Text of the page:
Noise-induced hearing loss affects more than 25 million adults, with the majority of these cases suspected to be the result of exposure to environmental sounds. Importantly, some humans with no overt indications of hearing loss have extraordinary difficulty processing speech in noisy environments, but only recently has a potential explanation emerged. Noise exposure at sound pressure levels that cause a temporary threshold shift but no permanent threshold shift results in a loss of ribbon synapses (synaptopathy) without any hair cell loss, and a reduction in the amplitude of auditory brainstem response (ABR) Wave I. Low spontaneous rate (LSR) auditory nerve fibers (ANFs) seem particularly susceptible to this loss. While these effects are well described in rodents, it is not clear that they occur in humans. It is impossible to demonstrate synaptopathy directly in humans. We propose to bridge this gap by performing parallel experiments in humans and an animal model that shares great similarity, both anatomically and mechanistically, with humans: macaques. Our recently developed macaque model of synaptopathy shares some features with the established rodent model, but also reveals differences in susceptibility, which may also be present in other primates such as humans. We propose parallel experiments in control and noise-exposed macaques (without and with synaptopathy, respectively) and in two groups of humans with normal hearing thresholds: a control group and a noise-exposed human cohort. Our overarching hypothesis is that synaptopathy caused by noise exposure impairs temporal processing, resulting in deficits in physiological (Aim1) and behavioral (Aims 2) metrics of suprathreshold stimulus processing, and these deficits will be correlated with the amount of synaptopathy, which will be verified by histology and ANF recordings in macaques (Aim 3). We predict that physiological measures of processes that involve LSR fibers (including coding of modulation in suprathreshold sounds and masked sounds, middle ear muscle reflexes, and recovery from forward masking) will be impaired in subjects with synaptopathy relative to normal subjects (Aim 1). We predict that behaviors that require temporal cues to process simple stimuli (detection of amplitude modulation, suprathreshold masked detection, forward masking thresholds, and the contribution of temporal cues to the detection of suprathreshold tones in noise) and complex stimuli (speech-in-noise and spatial-attention tasks, and release from masking) will be impaired in subjects with synaptopathy (Aim 2). The synaptopathy will be histologically verified and its ANF correlates (loss of LSR fibers) verified directly in macaques (Aim 3). The results of these studies will reveal sensitive physiological and behavioral markers of synaptopathy, validated by histological and neurophysiological findings in macaques. These parallel studies in humans and macaques will elucidate the functional consequences of synaptopathy on auditory perception. Results of our coordinated research program will be used to develop reliable, clinically viable physiological and behavioral indicators of human synaptopathy.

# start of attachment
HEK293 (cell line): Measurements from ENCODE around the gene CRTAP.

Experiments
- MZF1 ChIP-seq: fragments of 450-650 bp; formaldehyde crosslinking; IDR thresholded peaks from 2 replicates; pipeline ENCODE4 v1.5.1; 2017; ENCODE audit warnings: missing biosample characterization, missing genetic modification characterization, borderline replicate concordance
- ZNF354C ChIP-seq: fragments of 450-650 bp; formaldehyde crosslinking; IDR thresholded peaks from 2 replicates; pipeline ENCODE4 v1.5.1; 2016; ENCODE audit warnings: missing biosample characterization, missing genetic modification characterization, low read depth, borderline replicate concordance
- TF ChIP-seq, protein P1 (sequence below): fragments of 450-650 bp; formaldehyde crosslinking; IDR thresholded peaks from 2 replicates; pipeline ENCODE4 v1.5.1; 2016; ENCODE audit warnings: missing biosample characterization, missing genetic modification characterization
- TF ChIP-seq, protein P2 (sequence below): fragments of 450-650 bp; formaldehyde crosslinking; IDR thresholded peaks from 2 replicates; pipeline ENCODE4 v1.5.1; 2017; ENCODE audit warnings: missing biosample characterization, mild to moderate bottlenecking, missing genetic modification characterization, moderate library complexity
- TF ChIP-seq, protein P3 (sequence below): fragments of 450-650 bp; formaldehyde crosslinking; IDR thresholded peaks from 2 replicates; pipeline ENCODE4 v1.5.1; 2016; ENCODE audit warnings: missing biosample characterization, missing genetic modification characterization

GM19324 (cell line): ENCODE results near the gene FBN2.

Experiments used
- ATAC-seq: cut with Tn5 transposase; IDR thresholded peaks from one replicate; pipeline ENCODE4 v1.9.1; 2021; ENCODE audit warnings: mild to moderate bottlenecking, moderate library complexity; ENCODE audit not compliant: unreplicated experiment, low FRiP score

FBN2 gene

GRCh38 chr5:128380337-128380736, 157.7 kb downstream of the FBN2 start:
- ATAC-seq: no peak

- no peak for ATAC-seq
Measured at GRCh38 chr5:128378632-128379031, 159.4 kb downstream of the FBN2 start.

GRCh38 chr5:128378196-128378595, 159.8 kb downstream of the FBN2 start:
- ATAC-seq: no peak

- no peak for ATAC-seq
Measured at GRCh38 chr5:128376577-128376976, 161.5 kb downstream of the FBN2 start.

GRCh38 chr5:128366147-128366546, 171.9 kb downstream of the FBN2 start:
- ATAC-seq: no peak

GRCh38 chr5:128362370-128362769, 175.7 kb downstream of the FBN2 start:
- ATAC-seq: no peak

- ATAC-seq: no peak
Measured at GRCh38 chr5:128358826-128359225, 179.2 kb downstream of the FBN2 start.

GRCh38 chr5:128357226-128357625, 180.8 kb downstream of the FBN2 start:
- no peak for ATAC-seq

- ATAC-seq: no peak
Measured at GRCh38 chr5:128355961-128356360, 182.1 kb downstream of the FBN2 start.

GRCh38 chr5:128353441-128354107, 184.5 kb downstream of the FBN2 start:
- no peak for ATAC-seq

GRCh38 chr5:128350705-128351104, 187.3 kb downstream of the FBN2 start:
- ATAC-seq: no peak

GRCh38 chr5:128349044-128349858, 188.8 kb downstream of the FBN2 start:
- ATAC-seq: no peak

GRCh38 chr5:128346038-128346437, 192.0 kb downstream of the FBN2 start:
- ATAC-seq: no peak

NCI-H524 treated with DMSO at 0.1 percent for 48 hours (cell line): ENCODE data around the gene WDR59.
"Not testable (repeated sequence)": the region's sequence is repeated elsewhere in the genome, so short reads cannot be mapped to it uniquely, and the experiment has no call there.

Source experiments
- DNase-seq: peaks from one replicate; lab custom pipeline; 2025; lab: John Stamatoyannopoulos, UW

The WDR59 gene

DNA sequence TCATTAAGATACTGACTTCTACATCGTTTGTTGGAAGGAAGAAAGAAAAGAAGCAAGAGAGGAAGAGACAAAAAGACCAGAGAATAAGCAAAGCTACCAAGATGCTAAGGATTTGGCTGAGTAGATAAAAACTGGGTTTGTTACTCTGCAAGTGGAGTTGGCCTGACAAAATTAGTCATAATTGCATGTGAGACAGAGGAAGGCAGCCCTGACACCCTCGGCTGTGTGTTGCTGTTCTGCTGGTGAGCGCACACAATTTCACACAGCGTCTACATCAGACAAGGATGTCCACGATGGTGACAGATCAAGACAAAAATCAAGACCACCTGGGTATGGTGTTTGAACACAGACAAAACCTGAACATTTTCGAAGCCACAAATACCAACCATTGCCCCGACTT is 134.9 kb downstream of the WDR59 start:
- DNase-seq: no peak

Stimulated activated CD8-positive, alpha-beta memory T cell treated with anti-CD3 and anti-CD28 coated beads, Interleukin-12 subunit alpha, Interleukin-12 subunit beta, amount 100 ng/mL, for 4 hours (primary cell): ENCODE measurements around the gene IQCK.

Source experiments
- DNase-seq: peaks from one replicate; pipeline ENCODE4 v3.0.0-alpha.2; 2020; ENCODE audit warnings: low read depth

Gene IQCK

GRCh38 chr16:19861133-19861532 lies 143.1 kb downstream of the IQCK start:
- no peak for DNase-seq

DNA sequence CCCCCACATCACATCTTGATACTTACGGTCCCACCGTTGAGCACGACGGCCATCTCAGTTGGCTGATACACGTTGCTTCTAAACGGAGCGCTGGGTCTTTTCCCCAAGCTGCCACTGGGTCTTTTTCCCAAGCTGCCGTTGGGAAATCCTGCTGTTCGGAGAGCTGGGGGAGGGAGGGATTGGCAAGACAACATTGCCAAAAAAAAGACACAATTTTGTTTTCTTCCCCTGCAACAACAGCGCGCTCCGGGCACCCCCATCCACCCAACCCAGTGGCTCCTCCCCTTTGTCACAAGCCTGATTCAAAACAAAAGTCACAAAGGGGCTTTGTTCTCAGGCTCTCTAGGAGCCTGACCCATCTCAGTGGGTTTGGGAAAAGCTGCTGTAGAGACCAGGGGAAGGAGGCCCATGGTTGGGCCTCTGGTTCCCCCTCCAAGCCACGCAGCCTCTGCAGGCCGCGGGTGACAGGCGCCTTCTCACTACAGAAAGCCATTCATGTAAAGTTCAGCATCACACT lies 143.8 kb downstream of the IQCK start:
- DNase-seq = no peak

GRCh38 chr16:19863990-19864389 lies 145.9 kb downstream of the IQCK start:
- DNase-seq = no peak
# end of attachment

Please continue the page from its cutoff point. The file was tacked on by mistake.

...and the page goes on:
Prolonged noise exposure in rodents that causes temporary, but not permanent, threshold shifts reduces the number of inner hair cell ribbon synapses and the number of high-threshold, low-spontaneous rate afferents, but it is not clear if the same effects are seen in humans. By combining macaque anatomical, behavioral, and physiological studies with human behavioral and physiological studies, we propose to show that similar synaptopathy occurs in humans. By working in parallel in both humans and macaques, we hope to elucidate the behavioral consequences of synaptopathy in human perception of simple and complex stimuli in the real world, and to identify clinical tests that are sensitive to the presence of synaptopathy without hair cell loss.